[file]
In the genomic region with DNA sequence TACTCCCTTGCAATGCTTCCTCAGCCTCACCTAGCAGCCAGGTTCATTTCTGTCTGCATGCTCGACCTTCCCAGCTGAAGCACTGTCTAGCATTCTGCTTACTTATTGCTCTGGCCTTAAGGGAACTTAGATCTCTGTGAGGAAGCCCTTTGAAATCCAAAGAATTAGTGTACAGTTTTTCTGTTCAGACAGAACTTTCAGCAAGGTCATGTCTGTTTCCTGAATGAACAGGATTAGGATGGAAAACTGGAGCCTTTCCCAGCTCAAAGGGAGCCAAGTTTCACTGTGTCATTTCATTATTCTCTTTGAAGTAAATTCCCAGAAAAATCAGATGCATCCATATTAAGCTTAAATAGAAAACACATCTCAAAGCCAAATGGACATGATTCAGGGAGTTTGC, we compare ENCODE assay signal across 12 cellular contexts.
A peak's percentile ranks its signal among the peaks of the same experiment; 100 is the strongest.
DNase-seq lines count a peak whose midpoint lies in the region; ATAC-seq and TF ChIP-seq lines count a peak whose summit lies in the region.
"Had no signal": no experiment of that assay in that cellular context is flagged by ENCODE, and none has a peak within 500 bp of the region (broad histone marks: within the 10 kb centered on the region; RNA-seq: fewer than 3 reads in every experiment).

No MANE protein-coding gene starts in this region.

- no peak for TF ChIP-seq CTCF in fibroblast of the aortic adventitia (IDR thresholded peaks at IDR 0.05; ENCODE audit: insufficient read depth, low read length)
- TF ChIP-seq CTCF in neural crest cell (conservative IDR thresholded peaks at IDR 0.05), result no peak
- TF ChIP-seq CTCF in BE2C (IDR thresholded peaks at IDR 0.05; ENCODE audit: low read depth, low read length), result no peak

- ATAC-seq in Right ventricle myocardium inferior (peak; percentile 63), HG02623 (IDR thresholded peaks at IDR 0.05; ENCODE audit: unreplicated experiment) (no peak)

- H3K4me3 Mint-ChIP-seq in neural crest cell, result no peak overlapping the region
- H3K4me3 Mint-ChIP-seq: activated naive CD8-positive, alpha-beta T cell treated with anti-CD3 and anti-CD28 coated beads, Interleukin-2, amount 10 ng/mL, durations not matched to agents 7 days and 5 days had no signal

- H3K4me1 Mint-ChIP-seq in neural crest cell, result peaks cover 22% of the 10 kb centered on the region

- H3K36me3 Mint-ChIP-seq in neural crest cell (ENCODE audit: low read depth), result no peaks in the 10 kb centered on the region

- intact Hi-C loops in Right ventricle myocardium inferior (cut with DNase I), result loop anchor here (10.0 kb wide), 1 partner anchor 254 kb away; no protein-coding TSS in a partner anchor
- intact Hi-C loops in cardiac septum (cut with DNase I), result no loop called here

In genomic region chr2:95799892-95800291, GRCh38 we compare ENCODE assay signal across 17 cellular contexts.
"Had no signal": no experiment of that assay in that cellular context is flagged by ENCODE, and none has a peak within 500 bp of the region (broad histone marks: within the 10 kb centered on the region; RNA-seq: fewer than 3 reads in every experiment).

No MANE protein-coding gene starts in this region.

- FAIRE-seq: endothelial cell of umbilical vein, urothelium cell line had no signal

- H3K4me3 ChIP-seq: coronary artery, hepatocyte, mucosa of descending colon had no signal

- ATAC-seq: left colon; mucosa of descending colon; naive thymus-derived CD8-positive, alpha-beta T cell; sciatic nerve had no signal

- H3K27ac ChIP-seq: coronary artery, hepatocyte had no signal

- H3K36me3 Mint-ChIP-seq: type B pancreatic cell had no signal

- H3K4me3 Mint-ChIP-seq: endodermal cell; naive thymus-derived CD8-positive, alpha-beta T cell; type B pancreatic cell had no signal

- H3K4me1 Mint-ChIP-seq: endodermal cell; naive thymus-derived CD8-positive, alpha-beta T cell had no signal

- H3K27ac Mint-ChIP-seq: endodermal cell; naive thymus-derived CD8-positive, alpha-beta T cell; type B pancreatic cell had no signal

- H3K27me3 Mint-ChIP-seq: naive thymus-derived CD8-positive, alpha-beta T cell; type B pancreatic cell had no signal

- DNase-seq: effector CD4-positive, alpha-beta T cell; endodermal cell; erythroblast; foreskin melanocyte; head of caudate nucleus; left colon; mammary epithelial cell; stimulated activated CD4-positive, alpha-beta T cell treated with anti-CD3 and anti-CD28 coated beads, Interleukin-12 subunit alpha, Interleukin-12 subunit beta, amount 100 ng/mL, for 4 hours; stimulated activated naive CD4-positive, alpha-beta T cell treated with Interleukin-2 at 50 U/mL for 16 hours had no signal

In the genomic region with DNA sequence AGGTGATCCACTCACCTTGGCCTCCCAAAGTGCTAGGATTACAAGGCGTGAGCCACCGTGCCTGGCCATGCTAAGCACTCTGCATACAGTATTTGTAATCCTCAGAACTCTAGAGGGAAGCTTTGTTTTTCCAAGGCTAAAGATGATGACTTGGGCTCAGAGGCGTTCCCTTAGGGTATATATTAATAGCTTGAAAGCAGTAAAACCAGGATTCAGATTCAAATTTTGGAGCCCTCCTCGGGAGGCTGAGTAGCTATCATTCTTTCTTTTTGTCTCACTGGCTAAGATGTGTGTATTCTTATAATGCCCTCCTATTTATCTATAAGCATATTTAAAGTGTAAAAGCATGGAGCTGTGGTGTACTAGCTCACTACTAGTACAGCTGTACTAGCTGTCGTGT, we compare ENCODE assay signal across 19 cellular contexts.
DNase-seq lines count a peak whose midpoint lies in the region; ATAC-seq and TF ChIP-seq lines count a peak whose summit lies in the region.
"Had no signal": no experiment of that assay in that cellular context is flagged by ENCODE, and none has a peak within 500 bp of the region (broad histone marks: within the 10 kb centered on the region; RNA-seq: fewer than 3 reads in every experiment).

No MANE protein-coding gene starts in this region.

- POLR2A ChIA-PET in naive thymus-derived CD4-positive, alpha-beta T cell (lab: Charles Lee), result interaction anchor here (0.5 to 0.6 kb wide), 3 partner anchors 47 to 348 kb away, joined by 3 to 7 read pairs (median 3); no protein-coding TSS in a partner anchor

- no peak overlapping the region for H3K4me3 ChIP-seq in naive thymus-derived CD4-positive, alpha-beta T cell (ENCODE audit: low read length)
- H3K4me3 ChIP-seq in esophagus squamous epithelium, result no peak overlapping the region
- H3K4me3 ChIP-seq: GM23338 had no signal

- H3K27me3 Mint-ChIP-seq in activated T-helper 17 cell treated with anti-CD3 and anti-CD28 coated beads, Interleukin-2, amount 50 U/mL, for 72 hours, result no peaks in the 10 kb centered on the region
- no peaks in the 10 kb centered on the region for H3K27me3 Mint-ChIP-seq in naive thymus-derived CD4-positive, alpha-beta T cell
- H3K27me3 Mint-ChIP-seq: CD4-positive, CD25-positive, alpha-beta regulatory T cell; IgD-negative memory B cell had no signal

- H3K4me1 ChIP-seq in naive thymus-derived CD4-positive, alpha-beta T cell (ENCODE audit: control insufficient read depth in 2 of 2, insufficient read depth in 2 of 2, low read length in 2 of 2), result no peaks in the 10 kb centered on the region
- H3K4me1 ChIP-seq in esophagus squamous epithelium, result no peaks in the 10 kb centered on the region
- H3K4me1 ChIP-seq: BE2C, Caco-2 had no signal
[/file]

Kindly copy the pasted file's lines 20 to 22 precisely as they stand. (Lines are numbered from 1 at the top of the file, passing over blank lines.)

- H3K4me3 ChIP-seq: coronary artery, hepatocyte, mucosa of descending colon had no signal

- ATAC-seq: left colon; mucosa of descending colon; naive thymus-derived CD8-positive, alpha-beta T cell; sciatic nerve had no signal

- H3K27ac ChIP-seq: coronary artery, hepatocyte had no signal